A too-hasty forecast of movie woe

Box office is down, and actors may strike. But for the industry, no teary endings yet.

Is America's dream factory set to implode?

The cost of making movies is soaring while box-office revenues are sinking. Several major theater chains are in Chapter 11 bankruptcy. A major actors' strike is looming, which could make theaters go dark for months. And Washington is lashing out at moviemakers for marketing violence to kids.

Despite all the doomsday scenarios, several leading industry watchers answer the above question with a single word: Baloney! (Others prefer, "piffle," "balderdash," or "poppycock.")

Looking at the longer trend of how Hollywood has weathered economic, creative, and political cycles, they say the long-term health of America's entertainment capital is solid, even upbeat.

"Despite the fact that a number of ... crises seem to be hitting Hollywood all at once, I wouldn't shed a tear just yet," says Robert Bucksbaum, president of ReelSource, which publishes an industry newsletter. "There are very many reasons why Hollywood is now, and will continue to be, doing just fine."

To be sure, this summer's box-office intake was well below last summer's - $2.73 billion compared with $2.99 billion (down 8.7 percent). But that may be an unfair comparison, some analysts say, especially because last summer included the release of "The Phantom Menace," which took in $435 million.

"The media have been unrealistically hard making much of this drop," says Martin Grove, an industry analyst for Hollywood Reporter Online. "In the absence of a 'Star Wars,' and the same number of hit films that were targeted to older women [including 'Runaway Bride' and 'Notting Hill'], this summer's fare was very well attended."

He notes that 11 films made more than $100 million, just like last summer. And a host of blockbusters - from Robert Redford and Will Smith in "The Legend of Beggar Vance" to Jim Carrey in "How the Grinch Stole Christmas" - are slated for now through Christmas.

"Hollywood has still had the second-best summer ever and has a very strong quarter coming," says Mr. Grove. "They can't set a record every season."

On the other hand, many analysts say the problems surrounding theater chains are serious. But the real reason theaters are less full is not bad moviemaking but rather years of overbuilding. When exhibitors sell off their money losers, they add, high profits will return.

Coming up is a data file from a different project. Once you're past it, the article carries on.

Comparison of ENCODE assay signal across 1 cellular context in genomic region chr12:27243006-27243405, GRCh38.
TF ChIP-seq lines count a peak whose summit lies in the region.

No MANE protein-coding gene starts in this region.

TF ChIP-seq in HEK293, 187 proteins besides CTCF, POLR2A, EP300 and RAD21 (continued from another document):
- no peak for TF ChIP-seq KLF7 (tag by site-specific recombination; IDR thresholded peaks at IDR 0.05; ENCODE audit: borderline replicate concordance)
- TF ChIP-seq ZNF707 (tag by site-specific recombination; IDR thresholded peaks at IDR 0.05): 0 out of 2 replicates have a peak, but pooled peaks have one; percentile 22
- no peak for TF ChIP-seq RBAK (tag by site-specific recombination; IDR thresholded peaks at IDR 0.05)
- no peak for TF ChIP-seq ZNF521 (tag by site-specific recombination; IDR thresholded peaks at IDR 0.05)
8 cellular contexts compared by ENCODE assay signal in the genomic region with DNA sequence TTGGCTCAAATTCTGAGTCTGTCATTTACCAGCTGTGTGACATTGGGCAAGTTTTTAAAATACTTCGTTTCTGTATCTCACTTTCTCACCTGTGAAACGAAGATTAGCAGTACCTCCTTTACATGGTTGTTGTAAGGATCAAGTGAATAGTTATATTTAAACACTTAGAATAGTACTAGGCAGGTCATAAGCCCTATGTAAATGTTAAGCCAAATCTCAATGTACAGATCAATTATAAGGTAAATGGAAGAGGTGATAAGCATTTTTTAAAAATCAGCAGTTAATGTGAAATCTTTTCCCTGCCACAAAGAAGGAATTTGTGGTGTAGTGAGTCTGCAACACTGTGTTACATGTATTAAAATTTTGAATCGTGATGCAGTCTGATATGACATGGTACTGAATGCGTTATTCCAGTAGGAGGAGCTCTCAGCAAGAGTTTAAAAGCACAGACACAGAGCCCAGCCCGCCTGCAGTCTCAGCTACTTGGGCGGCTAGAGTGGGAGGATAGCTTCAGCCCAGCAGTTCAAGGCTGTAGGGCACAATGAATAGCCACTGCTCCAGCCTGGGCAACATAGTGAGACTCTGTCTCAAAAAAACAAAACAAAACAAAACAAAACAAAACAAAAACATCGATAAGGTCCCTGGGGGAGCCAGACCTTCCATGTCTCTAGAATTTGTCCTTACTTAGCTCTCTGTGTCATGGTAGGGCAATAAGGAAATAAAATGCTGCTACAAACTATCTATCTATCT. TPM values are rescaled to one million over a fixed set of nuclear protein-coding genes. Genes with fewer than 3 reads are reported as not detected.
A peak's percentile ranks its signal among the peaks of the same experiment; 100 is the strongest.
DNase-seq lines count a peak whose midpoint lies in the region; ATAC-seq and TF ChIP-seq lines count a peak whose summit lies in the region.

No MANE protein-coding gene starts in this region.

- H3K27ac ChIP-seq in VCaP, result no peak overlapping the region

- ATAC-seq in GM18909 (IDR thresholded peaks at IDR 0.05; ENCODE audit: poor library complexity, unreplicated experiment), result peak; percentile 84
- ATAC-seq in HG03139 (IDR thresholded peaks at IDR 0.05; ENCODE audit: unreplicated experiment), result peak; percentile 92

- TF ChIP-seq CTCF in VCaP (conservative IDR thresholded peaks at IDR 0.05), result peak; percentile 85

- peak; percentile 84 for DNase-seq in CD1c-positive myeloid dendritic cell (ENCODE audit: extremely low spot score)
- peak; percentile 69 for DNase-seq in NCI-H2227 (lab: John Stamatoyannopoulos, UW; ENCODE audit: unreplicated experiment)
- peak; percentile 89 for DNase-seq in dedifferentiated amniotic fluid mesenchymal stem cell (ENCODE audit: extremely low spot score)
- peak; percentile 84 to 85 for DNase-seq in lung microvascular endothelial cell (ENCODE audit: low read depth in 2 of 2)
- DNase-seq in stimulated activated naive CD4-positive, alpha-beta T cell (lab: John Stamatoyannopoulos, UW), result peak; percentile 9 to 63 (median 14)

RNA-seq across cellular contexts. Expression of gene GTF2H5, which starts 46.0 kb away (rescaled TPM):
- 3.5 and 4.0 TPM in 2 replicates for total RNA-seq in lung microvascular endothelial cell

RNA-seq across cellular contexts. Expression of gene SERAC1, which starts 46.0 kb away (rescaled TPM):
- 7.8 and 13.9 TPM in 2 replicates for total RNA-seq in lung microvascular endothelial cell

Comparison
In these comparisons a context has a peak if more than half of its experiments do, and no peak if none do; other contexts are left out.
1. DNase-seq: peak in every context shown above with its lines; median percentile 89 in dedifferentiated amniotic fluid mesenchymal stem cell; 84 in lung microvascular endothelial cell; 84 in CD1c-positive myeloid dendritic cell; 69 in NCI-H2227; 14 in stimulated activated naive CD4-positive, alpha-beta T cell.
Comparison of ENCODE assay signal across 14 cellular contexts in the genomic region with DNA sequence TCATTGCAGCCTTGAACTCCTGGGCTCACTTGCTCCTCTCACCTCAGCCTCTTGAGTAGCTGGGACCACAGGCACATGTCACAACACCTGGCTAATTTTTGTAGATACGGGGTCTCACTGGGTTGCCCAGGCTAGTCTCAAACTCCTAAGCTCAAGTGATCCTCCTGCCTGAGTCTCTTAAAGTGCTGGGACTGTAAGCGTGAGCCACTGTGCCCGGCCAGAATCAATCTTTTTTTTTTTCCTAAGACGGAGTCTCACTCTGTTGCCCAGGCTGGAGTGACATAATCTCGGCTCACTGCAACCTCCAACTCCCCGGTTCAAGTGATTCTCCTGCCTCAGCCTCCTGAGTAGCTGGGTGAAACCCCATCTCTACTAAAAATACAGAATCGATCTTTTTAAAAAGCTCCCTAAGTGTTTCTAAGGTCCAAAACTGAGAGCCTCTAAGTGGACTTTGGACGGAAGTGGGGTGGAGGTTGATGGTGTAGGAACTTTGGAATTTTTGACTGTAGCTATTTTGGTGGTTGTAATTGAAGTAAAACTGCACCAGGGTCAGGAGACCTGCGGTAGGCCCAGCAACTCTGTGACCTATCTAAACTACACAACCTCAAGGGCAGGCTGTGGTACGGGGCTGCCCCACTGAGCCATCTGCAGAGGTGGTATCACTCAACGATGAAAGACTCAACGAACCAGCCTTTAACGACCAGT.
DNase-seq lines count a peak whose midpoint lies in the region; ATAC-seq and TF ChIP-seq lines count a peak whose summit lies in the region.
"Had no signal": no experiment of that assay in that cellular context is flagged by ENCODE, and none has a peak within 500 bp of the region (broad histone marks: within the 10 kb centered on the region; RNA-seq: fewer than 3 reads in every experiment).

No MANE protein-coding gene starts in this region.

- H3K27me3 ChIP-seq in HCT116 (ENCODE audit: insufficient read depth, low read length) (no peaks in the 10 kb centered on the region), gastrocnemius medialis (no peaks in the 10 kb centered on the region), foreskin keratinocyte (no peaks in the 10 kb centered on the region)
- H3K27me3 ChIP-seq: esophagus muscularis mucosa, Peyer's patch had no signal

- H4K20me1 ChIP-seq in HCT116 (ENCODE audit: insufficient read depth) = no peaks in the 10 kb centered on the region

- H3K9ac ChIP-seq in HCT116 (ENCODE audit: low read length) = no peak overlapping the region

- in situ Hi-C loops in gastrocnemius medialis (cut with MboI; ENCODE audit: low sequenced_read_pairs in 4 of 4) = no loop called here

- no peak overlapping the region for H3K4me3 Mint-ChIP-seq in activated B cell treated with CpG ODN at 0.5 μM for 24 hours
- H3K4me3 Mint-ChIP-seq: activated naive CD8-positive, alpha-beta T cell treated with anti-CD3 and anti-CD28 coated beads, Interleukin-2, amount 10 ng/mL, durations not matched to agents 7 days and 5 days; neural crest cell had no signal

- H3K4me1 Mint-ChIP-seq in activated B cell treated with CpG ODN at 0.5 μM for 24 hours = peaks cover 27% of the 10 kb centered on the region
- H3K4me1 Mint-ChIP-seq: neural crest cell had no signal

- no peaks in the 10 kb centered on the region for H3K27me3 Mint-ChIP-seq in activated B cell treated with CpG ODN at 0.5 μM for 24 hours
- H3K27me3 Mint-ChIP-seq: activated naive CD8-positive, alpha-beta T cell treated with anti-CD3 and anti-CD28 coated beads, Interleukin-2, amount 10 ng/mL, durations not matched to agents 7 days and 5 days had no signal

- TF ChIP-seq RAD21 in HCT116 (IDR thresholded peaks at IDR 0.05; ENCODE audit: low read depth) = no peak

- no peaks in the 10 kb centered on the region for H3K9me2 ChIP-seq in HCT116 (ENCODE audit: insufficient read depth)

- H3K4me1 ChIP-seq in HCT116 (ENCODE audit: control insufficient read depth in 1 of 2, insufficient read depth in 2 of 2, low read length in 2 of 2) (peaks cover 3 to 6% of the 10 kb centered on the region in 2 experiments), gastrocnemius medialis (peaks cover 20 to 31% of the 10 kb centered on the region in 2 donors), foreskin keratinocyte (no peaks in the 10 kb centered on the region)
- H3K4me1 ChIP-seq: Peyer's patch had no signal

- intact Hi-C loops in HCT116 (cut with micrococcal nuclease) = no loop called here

Since May, exhibitor chains such as Silver Cinemas, Regal Cinemas, Carmike, and Loew's Cineplex have announced debt restructuring or are seeking waivers from loan agreements. Edwards and United Artists have filed for Chapter 11 protection from debtors.

"The whole industry rushed ahead to build megaplexes beginning about 1995, and we built too many," says Rick King, vice president for corporate communications at AMC Theatres in Kansas City, Mo. Some 37,000 screens are now available, about 10,000 more than are needed, he says.

"We have a little shakeout period to endure until this overcapacity situation gets resolved," he says, noting that smaller theaters will probably be among the first to go. "But I don't see a disaster brewing by any means."

Some of the concerns have risen simply as a result of the election cycle. The criticism that arose out of the recent Federal Trade Commission report showing a pattern of marketing inappropriate movies to underage youth, will largely melt away after November, observers predict.

"This is a classic, election-year bashing," says Douglas Gomery, who teaches the history of film economics at the University of Maryland in College Park. "Washington loves to damn Hollywood for political purposes, but when it comes to doing anything, they never do."

In the long term, possible strikes next year by the Writers Guild of America and the Screen Actors Guild present the most dire picture, with theaters going dark. There have even been reports of studios rushing films into production to beat the strike.

Yet throughout the past 100 years, even the longer strikes have lasted only about four to six months, not enough to do lasting damage to studios. Many analysts suggest the strike will have minimal impact, and some say it is not inevitable.

"I don't think a strike will impact that negatively on the bottom line for Hollywood," says Grove. "They have a lot of material now, and I don't see them running dry for a long time."

Not everyone is sanguine about the health of Hollywood, though. One of the greatest concerns is the rising cost of making and marketing films.

"My calculations tell me that while box-office [revenue] is flat and going down, costs are rising by about 20.6 percent," says Chris Lanier, president of Motion Picture Intelligencer. "The economics of movies have been in tough times and are headed for worse."

Other analysts, however, say Hollywood makes a profit by tapping other sources: merchandise, videos, cable rights, and overseas intake.

"The figures that Hollywood quotes for income from a movie are about one-fifth of what they eventually make," says Professor Gomery. "And they keep such a tight rein on those other figures that no one can get to them."

Such secrecy is important, say others, in keeping both politicians and striking workers from getting too much leverage.

"Profit margins are always miraculously way down when labor contracts are coming up," says Grove. "The studios are simply not going to be out there trumpeting what a profitable business they have."

(c) Copyright 2000. The Christian Science Publishing Society

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